You’ll take it for granted that a man can fly


I saw Man of Steel this weekend. There’s a great piece of writing advice that you should start the story as late as possible. So where does this movie begin? Superman’s birth.MOS

Superman doesn’t need his origin retold. At the most, it could’ve been recapped in an opening credits sequence, and then we get on with an established, experienced Superman who’s already great at what he does…and then he faces his greatest challenge yet.

Also, if you’ve seen it, compare Superman’s first public appearance here with his first public appearance in the original Christopher Reeve movie, and you’ll get a sense of how they missed the mark this time around.

“You’ll believe a man can fly” seems to have been replaced with “You’ll take it for granted that a man can fly.” I kept wondering where the fun was.

The film lacks any sense of fun, whimsy, charm, or grandeur, which are four essential ingredients when making a Superman anything

SPOILERS are next. You’re warned.

Man of Steel has a grittier sense of realism than other incarnations, but does that sound like the Superman you’d want to take your ten-year-old to? A Superman who has to kill his enemy?

In a real-life, yes, a soldier or police officer might have to kill a murderer to save innocent lives, but in the fictional world of Superman, there should always be another way, or the villain should take his own life, willingly or inadvertently.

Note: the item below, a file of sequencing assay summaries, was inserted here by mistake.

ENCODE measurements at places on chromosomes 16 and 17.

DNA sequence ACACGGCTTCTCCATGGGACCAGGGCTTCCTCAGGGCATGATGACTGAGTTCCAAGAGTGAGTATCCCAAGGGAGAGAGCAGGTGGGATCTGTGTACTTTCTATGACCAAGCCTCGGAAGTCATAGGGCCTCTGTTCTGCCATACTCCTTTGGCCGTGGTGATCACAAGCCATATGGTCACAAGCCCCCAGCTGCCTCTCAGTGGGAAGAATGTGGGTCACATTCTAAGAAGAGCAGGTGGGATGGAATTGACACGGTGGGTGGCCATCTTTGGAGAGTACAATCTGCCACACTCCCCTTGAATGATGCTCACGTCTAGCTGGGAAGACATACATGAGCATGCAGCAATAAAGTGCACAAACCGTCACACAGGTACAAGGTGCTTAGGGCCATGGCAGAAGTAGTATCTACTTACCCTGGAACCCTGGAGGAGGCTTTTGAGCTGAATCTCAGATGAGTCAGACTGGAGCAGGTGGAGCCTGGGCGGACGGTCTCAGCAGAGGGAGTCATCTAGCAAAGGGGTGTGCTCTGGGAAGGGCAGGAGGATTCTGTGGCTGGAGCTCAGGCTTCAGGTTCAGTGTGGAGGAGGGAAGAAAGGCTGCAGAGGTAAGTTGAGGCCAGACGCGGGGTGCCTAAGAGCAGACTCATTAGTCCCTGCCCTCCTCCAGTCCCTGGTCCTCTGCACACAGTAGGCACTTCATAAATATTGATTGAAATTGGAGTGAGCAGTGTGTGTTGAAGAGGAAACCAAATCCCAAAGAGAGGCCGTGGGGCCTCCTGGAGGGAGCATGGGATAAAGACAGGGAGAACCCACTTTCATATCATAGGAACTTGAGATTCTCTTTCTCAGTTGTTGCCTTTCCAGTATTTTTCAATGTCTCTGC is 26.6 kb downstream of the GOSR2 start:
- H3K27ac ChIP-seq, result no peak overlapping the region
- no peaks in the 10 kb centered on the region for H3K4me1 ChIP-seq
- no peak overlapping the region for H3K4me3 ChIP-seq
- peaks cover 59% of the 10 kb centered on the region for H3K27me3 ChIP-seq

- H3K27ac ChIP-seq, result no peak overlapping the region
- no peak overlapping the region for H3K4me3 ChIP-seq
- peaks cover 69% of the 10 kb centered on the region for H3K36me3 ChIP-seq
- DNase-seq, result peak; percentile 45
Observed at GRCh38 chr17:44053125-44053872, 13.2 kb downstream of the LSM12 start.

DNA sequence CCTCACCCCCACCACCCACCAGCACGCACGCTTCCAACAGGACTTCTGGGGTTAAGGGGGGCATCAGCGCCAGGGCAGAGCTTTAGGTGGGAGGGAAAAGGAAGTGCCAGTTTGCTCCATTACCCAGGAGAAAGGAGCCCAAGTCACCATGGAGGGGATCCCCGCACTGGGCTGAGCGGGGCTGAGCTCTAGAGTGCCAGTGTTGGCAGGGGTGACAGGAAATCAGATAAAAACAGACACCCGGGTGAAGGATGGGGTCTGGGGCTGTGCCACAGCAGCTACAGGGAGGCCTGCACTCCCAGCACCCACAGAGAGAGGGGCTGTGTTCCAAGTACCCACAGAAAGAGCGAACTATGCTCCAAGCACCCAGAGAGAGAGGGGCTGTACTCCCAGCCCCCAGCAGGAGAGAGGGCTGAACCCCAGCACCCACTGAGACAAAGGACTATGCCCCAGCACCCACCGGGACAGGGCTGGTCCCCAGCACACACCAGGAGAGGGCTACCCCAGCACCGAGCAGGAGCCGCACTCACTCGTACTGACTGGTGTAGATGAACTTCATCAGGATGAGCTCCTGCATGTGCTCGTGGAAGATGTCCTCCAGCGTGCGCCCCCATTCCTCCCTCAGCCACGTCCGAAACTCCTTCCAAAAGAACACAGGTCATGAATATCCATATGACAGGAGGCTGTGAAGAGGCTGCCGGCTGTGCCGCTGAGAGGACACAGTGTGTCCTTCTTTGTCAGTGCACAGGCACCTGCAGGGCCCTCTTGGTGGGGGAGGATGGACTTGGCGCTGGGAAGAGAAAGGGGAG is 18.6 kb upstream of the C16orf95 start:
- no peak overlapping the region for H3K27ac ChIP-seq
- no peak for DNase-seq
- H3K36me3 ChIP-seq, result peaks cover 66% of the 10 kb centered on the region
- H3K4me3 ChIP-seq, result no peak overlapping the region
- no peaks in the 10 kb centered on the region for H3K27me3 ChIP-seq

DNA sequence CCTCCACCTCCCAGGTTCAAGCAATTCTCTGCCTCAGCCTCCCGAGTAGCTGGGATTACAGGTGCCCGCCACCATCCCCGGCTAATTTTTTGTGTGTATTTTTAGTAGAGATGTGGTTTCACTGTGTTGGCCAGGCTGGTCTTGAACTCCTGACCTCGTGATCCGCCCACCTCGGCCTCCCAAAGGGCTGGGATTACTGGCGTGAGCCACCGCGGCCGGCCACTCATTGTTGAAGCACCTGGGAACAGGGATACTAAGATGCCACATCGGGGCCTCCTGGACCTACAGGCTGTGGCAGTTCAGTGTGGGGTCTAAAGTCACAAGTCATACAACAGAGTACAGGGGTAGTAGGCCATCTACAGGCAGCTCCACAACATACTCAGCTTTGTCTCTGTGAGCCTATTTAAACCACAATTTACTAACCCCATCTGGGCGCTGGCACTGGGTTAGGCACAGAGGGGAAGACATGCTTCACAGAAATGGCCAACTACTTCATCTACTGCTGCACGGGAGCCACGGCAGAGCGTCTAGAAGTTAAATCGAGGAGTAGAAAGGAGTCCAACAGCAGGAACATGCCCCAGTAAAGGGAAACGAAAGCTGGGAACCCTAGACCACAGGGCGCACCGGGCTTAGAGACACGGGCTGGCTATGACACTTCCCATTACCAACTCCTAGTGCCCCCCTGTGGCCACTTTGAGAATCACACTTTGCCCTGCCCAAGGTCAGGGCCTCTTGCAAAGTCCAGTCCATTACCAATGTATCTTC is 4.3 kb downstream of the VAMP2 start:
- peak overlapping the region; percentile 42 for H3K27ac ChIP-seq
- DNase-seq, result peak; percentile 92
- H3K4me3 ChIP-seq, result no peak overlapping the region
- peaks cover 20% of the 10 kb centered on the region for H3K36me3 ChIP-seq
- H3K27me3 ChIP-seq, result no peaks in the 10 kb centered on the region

The movie isn’t inappropriate for children, though some images or events might scare the younger ones. It’s just, again, not fun. Whereas the Christopher Reeve movies delight and enchant folks of all ages, this one takes itself seriously. Superman is important! He’s kind of like Jesus! (Yes, they get into pretentious territory,)

And that kiss between Superman and Lois Lane came out of nowhere. I could see the growing respect, but I did not get any sense of romantic chemistry.

I actually didn’t mind Lois knowing his secret that early. It makes sense for the character. Tweaks like that can keep things fresh.

But we didn’t need to know everything about Krypton. We didn’t need to see Superman kill the bad guy. And we shouldn’t have had to wait until the final scene to see Clark Kent join the Daily Planet.

It’s not a terrible movie. I liked the cast and score (though nothing can match John Williams’ Superman music). There were some nice moments here and there that showed potential.

A sequel might be good, since this movie ended at about the point where it should have began.